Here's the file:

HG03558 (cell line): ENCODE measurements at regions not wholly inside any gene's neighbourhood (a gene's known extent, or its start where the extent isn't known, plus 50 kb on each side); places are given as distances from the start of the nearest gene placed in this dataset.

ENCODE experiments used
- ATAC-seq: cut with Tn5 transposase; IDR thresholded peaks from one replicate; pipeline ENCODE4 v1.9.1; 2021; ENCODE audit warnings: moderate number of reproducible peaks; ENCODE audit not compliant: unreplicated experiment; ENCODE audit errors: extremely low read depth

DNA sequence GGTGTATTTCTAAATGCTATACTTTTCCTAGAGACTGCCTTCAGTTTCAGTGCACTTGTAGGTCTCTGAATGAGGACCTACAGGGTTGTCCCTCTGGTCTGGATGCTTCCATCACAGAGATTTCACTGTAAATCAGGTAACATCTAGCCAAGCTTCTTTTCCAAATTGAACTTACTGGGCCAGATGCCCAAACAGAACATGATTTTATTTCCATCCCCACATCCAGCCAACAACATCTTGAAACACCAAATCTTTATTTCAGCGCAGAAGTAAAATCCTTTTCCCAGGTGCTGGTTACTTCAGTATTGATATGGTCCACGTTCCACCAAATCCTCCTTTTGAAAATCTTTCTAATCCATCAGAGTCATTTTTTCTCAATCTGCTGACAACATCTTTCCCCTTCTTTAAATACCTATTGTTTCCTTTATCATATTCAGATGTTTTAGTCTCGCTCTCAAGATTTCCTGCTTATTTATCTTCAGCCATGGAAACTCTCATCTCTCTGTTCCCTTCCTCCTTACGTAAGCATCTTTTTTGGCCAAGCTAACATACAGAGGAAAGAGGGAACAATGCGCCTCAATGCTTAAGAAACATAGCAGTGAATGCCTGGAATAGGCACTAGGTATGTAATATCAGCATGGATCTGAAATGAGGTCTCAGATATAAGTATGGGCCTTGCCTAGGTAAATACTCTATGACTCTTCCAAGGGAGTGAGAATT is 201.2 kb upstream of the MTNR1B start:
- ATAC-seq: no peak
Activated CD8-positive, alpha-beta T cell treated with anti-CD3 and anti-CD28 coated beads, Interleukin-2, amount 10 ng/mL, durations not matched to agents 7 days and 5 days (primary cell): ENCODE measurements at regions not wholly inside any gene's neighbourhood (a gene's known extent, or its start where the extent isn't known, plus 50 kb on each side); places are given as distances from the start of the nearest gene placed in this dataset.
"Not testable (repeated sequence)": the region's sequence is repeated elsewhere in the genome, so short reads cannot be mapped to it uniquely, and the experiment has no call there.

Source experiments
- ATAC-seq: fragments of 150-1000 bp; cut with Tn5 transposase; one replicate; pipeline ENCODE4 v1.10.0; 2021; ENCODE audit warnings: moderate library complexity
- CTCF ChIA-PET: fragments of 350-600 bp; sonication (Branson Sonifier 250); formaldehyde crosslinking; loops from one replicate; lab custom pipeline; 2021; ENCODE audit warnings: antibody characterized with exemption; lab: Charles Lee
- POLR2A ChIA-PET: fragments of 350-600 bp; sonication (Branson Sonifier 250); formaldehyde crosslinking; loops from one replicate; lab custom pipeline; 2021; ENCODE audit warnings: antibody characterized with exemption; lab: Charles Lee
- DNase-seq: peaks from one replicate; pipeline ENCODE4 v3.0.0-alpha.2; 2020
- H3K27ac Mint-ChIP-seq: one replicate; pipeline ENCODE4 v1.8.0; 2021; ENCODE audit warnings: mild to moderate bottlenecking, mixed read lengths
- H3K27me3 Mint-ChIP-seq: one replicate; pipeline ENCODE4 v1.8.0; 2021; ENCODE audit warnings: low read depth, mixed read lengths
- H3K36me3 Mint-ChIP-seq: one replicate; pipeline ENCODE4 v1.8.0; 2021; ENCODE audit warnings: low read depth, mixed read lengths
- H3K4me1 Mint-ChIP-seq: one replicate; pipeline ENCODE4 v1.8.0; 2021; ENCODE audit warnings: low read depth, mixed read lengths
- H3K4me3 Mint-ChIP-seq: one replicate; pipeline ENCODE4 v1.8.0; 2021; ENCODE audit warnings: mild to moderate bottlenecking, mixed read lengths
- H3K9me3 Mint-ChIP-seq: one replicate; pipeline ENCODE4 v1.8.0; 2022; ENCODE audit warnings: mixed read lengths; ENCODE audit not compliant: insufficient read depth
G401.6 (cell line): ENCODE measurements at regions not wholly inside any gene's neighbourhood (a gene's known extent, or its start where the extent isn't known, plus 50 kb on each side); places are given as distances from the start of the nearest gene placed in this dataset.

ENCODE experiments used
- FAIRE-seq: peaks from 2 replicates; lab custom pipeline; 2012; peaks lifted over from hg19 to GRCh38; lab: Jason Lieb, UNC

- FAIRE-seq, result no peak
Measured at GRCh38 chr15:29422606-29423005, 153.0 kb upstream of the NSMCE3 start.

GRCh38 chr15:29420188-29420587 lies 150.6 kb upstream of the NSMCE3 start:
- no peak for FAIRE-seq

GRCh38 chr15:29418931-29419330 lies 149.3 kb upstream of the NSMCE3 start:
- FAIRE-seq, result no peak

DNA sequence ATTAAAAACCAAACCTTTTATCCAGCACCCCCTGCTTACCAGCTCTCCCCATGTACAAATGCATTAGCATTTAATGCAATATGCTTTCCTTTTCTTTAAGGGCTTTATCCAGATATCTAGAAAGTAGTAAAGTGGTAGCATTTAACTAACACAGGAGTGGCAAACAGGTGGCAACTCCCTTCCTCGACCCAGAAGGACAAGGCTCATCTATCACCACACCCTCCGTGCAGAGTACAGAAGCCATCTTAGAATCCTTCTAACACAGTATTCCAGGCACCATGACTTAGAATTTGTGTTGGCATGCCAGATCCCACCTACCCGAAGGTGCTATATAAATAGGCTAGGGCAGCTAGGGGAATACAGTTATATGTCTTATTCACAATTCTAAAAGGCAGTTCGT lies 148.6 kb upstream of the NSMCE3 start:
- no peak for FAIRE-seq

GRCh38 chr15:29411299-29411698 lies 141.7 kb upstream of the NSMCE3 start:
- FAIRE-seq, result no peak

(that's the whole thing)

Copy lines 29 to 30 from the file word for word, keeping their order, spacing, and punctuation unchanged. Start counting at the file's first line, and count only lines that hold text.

- no peak for FAIRE-seq

GRCh38 chr15:29411299-29411698 lies 141.7 kb upstream of the NSMCE3 start: